But one day he must have put the wrong leg out of bed in the morning because that day he composed a song named "My thoughts are wingd with hopes".


Edited by Iversen on 30 August 2015 at 12:40pm

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Iversen
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 Message 3944 of 3959
01 September 2015 at 6:45pm | IP Logged 
The absurd visitor numbers for this thread are back to normal - i.e. back to absurd levels. Just before the last outage they said a few thousand visitors per day (over a couple of days), and during the outage the index obviously didn't move - but now it says 5761072 visits all in all - and in these days where we have problems with declining figures for new postings, posters and almost everything else, I doubt that we even have 10.000 daily visitors for the whole forum, let alone for this log thread.

24/8 12:06: 5.723.055
28/8 11:25: 5.734.228 (4 days incl at least 2 without connection)
31/8 10:08: 5.736.320
01/9 16:05: 5.760.725 !!
03/9 13:16: 5.763.252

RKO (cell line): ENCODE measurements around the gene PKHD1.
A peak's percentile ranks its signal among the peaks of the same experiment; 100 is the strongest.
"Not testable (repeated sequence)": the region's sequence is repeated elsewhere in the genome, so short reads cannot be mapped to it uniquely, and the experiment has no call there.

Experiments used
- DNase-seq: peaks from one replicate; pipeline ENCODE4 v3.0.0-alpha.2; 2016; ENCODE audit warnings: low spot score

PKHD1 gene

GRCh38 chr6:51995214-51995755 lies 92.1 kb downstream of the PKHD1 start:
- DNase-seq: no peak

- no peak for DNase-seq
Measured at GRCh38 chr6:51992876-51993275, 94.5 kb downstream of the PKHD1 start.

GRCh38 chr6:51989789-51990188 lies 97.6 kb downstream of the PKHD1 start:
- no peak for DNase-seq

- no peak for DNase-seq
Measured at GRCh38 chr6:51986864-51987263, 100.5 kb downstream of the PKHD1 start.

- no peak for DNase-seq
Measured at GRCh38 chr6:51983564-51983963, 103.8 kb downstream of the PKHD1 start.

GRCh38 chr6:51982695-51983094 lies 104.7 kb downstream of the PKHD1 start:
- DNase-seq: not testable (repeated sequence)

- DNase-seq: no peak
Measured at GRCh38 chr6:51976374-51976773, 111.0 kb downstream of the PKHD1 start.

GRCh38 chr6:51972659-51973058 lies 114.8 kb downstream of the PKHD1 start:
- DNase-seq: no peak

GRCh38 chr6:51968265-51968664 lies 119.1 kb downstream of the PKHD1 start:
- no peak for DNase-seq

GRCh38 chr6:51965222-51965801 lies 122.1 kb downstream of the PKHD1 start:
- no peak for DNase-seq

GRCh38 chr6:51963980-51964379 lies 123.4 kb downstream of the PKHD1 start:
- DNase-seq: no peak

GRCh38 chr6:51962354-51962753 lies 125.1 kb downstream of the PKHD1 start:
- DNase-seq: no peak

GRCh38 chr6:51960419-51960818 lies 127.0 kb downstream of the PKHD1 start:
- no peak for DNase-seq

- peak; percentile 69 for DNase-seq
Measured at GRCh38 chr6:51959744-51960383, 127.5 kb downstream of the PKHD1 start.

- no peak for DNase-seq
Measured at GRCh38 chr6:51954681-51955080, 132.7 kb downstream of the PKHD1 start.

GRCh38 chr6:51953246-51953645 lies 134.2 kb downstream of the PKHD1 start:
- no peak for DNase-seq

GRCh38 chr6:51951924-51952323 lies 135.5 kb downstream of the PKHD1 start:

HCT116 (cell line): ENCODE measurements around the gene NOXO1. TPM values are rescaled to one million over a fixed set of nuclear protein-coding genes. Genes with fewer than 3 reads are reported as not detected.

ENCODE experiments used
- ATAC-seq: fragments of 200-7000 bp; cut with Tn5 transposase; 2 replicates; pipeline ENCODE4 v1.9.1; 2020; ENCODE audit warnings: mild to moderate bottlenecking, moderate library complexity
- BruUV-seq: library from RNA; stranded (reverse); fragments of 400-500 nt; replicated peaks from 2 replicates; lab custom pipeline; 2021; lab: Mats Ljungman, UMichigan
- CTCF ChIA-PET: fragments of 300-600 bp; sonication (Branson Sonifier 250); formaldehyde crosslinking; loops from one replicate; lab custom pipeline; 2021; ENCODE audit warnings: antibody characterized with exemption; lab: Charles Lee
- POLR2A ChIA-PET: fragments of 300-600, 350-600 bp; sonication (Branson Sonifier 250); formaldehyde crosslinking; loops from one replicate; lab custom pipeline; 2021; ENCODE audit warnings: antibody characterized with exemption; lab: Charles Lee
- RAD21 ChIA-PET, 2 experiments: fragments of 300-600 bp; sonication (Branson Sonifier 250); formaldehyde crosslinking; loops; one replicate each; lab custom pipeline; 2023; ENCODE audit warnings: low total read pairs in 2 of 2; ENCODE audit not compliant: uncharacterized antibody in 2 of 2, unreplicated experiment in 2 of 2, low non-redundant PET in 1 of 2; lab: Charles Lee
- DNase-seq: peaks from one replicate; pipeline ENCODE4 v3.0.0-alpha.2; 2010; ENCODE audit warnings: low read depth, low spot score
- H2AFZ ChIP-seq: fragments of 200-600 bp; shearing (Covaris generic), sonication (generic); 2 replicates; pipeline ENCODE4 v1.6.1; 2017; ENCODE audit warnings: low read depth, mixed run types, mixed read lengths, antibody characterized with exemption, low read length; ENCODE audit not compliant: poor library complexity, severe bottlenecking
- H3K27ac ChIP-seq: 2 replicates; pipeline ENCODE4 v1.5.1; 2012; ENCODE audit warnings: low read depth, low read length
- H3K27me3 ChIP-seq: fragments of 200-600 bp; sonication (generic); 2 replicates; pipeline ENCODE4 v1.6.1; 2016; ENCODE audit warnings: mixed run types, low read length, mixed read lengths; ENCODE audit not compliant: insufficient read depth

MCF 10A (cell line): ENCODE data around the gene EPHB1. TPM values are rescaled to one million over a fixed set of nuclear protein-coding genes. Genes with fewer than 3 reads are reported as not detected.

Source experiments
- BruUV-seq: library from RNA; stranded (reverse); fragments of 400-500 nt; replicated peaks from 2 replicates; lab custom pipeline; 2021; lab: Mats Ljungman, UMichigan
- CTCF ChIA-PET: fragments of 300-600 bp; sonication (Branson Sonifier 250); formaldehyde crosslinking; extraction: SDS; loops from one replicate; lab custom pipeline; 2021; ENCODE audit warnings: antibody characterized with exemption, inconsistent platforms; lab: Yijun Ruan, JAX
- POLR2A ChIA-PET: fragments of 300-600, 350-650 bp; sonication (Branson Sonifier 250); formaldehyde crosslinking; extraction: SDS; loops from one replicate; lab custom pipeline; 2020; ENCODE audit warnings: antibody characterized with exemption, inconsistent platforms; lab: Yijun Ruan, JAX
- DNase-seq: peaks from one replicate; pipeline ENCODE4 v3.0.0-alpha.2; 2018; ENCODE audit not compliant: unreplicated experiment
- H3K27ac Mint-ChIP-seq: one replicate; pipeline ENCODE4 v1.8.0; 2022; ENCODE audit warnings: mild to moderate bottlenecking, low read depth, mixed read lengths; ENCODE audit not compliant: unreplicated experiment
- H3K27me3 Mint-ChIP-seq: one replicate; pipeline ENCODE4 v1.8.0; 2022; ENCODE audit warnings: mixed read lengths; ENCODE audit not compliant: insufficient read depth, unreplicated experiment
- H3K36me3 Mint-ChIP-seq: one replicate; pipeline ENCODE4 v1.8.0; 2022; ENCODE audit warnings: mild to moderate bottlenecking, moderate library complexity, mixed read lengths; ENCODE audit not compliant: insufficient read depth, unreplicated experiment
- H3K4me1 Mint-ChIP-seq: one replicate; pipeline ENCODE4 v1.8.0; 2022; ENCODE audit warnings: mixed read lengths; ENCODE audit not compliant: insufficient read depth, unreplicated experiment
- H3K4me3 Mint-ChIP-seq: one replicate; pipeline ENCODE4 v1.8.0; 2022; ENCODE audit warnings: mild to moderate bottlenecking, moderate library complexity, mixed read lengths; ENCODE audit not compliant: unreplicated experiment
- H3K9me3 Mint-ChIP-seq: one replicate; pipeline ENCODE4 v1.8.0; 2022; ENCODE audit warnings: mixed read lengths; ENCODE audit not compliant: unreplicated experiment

Weird!

I read some legends in Old English in my TY Old English today in the bus, including the one about the fall of a number of Angels. It claimed that these constituted a tenth or the tenth group of angels ("Ðæt tēoðe", translated as "the tenth host" in the notes), and this intrigued me just enough to check the matter out at home, and here I have found a page with all sort of weird information about these angels, including a name list.

Further study has revealed that the text in my textbook comes from a collection of homilies written by abbot Ælfric of Eynsham (c. 955 – c. 1010), but he is not even mentioned at the page I mentioned before - even though he is older then the sources it does mention. Like Thomas Aquinas, who is accredited with being the first to identify the fallen angels with demons. However Ælfric comes pretty close with his statement that they changed shape and became hideous and ugly devils during their long fall downwards towards a warm place: "þa becom Godes grama ofer hí ealle, and hí ealle wurdon awende of þam fægeran híwe, þe hí on gesceapene wæron, to laðlicum deoflum". The remaining nine hosts of angels understood the lesson and "Þa sona þa nigon werod, þe ðær to lafe wæron, bugon to heora Scyppende mid ealre eaðmodnesse, and betæhton heora rǽd to his willan" (Then forthwith the nine hosts that were left bowed to their Creator with all humbleness, and resigned their purpose to his will"). It's a hard life to be an angel...

Apart from that: I have studied texts and done wordlists in Greek and Russian, but I'll write about that over at the Language Learners' forum.

Edited by Iversen on 02 September 2015 at 1:19pm